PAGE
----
Sometimes you have to give up what you truly love to get what you really want. That can be a hard lesson when you have almost nothing. This lesson looks at who has the responsibility to be generous and what changes can come about because of one’s generosity. Through a second story one learns that it is not enough to be generous. Others must be taught to be generous as well.
- use the geographic themes of location, place and human-environment relations to describe settings and cultures represented in folktales.
- identify aspects of various cultures revealed in stories.
- analyze whether the author’s sequence of events was crucial to the story.
- debate the possibility of a different conclusion to the story and analyze whether it would have been as effective.
- decide if there are legitimate reasons why one can be excused from giving to others.
- represent the lessons of the stories graphically.
- Lord of the Cranes: A Chinese Folktale. Retold by Kirsten Chen. (New York and London: North-South Books, 2000).
- "Lo-Sun, the Blind Boy". Originally published in Chinese Fairy Tales by Norman Hinsdale Pitman by Thomas Y. Crowell Co., 1910.
Ask the learners to imagine something they would like to have so much that they would be willing to make a sacrifice to get it. Then ask them to think of something they have that means "the world" to them. What would happen if they had to give up the thing they loved to get the thing they desired?
- Explain that it is important to understand people and their environment when studying their folktales. These stories, "Lo-Sun, The Blind Boy" and "Lord of the Cranes", come from China. On a map, locate China’s absolute location (longitude and latitude) and relative location (general descriptors of where the place is located, e.g., along the Pacific Ocean on the east and south of Russia).
- In a brainstorming session, have the learners describe China as a place by listing recognizable physical characteristics (landforms, water bodies, climate, soil, natural vegetation, animal life) and human characteristics (inhabitants, settlement patterns, languages, religions, how inhabitants make a living).
- Read "Lo-Sun, The Blind Boy" together. Identify what type of folktale it is (fairy tale, myth, legend/epic, tall tale, fable, religious story/parable).
- Place the sequence of events in the story on a timeline. How did Lo-Sun learn to become generous after being told that his future generosity would reward him with the gift of sight? Why was it important for the story teller to include in the sequence of events lapses in Lo-Sun’s behavior?
- At times Lo-Sun indicated that he felt, because he was blind and a beggar, that he did not have to give to others who were beggars too. Are there legitimate reasons why one can be excused from helping others? According to the folktale, are only the wealthy obliged to give to others?
- Lo-Sun felt that he could not survive without his faithful dog, Fan. Nevertheless, he sacrificed Fan in order to help a drowning man and eventually regained his sight. Did Lo-Sun send out Fan to help the man because he needed to do another generous act to gain his sight? Would Lo-Sun have sent his dog into the water if he had known the man was his cruel father? If Lo-Sun had only regained his sight but not been reunited with his father, would the story still have had a good conclusion?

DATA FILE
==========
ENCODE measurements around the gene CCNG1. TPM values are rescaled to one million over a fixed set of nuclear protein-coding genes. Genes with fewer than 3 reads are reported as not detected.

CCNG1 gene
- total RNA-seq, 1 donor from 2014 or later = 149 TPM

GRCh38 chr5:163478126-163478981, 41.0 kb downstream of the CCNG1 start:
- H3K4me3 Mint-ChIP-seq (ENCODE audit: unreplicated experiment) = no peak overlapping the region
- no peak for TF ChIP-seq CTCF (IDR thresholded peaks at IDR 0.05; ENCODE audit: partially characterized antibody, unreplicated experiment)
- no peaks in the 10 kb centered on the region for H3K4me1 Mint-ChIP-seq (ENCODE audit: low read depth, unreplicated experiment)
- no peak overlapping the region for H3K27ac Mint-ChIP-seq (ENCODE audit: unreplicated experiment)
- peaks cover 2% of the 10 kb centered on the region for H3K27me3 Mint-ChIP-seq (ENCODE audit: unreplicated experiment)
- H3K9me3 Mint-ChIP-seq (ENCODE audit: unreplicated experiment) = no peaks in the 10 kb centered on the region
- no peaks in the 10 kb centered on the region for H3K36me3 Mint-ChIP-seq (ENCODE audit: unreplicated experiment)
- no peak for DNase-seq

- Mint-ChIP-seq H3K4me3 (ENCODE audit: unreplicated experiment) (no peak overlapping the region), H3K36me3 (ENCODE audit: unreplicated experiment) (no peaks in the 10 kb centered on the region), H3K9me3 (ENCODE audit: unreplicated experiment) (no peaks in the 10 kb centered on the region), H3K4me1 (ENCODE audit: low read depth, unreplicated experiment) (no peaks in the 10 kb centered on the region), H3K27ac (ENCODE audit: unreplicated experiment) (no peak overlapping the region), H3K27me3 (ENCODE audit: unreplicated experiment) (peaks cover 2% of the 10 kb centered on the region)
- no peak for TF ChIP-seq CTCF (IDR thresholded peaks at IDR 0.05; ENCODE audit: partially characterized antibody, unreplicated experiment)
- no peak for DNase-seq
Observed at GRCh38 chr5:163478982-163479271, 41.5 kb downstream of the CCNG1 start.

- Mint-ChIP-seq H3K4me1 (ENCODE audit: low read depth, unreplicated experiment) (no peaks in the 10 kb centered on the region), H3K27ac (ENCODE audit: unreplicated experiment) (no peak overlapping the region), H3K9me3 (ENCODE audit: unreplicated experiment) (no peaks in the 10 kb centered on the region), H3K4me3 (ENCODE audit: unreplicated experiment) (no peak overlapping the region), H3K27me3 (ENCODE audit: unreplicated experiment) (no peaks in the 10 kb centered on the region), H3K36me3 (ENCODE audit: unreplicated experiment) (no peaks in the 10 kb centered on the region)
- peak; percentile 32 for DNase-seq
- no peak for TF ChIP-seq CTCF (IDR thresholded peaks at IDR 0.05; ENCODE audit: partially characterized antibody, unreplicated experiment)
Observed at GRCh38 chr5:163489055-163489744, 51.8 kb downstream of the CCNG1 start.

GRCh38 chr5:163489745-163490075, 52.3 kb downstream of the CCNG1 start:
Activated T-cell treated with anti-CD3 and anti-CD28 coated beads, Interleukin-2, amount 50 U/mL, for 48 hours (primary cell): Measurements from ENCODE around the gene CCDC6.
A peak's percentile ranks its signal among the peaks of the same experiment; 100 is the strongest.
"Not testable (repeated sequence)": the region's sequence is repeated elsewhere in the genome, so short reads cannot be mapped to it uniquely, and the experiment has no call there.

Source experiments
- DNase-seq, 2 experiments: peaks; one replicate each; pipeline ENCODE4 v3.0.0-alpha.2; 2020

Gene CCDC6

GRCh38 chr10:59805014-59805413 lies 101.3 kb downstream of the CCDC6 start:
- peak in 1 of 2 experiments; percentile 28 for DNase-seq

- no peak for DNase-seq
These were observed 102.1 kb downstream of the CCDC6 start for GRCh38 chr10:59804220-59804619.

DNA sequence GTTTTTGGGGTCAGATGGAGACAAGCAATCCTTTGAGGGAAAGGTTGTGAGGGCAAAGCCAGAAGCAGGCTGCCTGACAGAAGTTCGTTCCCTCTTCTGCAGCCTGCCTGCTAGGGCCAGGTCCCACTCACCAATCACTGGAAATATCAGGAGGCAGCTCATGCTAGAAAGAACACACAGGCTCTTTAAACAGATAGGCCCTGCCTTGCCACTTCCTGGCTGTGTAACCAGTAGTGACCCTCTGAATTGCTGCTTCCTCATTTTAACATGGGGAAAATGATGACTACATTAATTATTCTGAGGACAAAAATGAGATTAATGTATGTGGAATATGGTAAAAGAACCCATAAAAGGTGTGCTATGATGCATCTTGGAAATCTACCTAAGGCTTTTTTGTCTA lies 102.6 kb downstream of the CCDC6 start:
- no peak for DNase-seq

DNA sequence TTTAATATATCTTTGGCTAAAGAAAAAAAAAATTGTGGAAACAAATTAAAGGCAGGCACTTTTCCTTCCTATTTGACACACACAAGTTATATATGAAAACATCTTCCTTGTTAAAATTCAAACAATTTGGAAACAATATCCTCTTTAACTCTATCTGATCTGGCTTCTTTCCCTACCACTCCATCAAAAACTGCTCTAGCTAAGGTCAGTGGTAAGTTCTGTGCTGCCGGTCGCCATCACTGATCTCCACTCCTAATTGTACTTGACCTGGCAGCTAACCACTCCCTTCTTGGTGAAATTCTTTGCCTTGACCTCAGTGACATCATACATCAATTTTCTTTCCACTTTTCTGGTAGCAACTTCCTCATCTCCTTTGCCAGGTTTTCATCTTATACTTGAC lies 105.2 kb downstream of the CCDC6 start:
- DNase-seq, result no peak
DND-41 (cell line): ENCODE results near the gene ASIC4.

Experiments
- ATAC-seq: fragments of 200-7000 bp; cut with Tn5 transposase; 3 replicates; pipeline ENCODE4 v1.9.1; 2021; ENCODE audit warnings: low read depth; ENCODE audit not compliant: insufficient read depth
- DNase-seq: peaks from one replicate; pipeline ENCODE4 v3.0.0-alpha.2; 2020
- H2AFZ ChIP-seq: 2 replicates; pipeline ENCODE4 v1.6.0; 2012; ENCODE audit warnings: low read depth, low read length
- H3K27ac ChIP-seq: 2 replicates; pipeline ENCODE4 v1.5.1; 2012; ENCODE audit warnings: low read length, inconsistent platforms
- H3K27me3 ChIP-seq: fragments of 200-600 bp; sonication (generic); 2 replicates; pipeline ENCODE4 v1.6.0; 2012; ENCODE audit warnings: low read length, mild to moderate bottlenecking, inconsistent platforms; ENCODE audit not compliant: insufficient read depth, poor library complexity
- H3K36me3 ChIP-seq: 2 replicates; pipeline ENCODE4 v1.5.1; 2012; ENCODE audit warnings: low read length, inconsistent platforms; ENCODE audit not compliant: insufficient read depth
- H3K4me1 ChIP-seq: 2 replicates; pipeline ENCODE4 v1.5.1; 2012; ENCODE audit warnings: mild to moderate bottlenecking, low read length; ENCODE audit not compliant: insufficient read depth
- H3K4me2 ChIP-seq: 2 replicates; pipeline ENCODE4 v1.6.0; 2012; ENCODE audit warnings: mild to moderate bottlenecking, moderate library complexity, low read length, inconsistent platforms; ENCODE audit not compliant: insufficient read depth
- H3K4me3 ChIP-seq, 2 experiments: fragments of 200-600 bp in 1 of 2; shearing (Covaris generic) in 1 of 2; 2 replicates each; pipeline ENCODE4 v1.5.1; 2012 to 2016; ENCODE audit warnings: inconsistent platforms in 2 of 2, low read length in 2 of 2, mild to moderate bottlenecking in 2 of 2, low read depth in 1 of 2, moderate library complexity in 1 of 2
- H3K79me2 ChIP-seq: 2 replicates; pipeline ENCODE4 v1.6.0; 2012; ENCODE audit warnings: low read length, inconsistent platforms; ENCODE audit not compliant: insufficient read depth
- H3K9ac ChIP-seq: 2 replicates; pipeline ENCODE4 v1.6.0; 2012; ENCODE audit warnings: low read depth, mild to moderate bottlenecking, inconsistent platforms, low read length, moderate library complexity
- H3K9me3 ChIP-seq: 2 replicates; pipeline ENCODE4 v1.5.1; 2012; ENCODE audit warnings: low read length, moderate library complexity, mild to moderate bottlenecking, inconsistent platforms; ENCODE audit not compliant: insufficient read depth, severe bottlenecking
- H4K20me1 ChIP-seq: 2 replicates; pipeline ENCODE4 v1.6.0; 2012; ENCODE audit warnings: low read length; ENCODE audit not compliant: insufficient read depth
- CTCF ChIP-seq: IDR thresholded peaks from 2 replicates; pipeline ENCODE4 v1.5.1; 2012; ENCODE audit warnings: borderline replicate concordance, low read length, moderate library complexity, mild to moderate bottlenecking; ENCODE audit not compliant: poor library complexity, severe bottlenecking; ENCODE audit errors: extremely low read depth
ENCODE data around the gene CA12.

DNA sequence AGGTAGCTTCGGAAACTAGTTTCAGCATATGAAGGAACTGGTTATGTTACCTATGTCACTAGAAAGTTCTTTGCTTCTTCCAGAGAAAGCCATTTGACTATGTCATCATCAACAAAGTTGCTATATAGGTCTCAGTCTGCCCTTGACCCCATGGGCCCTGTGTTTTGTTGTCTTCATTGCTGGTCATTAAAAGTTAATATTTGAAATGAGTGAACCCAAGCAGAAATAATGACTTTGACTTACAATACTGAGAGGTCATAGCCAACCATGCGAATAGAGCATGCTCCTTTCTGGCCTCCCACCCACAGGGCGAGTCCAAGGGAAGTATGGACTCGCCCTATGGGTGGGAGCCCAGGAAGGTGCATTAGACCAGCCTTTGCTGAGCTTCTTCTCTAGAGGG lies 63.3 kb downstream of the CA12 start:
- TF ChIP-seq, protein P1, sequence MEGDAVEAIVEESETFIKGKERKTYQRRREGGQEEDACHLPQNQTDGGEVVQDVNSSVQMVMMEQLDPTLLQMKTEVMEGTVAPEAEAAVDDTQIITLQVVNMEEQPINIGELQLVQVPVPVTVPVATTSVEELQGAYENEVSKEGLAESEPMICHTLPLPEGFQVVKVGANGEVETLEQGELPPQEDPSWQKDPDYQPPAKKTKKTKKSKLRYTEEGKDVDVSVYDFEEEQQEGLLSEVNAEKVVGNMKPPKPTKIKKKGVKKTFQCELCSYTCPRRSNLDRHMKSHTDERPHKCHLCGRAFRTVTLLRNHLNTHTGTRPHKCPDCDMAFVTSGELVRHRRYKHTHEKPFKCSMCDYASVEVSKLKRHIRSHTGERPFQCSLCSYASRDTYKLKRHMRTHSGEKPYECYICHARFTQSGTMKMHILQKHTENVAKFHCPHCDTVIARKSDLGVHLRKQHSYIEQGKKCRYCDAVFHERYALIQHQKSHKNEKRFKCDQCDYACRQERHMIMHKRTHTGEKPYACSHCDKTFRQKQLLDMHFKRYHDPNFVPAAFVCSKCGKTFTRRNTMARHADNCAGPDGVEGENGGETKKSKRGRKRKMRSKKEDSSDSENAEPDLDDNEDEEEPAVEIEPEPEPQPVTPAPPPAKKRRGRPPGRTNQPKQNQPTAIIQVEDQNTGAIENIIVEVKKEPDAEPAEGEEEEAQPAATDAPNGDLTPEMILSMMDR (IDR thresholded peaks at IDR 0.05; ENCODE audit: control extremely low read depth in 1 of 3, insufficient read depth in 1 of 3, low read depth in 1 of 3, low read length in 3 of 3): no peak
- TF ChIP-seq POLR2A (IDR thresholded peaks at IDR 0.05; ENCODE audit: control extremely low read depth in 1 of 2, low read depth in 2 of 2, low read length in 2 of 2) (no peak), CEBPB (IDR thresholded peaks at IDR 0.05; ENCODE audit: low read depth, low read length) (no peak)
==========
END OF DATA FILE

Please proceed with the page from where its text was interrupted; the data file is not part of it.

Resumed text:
- In this folktale, whenever Lo-Sun was involved in an act of generosity, he noticed a change happening to himself, that is, an improvement in his vision. Think about whenever you have given to others, have you noticed a change in yourself? What was it?
- Ask the learners to summarize this story in one or two sentences, then add to the summary the lesson being taught in the folktale.
- Read "Lord of the Cranes" together. Identify what type of folktale it is (fairy tale, myth, legend/epic, tall tale, fable, religious story/parable).
- Discuss the details of the folktale:
- Ask the learners if the use of cranes was symbolic in the story or could another animal have been substituted. Explain that, in China, cranes represent long life and wisdom that comes with age. They were often represented as the means of transportation for the immortals.
- What was Tian’s motivation for becoming a beggar? Why did he test Wang, the innkeeper, over a period of months rather than just once? What was Wang’s motivation for providing for Tian? Was his reward a good one or Wang have been just as happy with no reward?
- Tian’s words, "Teach others to be as kind and generous to the poor as you have been to me," implies that he does not wish Wang to be silent about the lesson he has learned. Why not?
- Draw a large Venn diagram (two intersecting circles) on a display board. Let the left circle represent Lo-Sun from the first story and the right circle represent Wang from the second story. Fill in the intersecting section of both circles with similarities about the two "givers." The outer areas of the circles should be filled in with contrasting statements about the "givers." Is there a "generic" lesson both of them learned even though their stories were quite different?
Strand PHIL.II Philanthropy and Civil Society
Standard PCS 01. Self, citizenship, and society
Benchmark HS.2 Discuss and give examples of why some humans will sacrifice for the benefit of unknown others.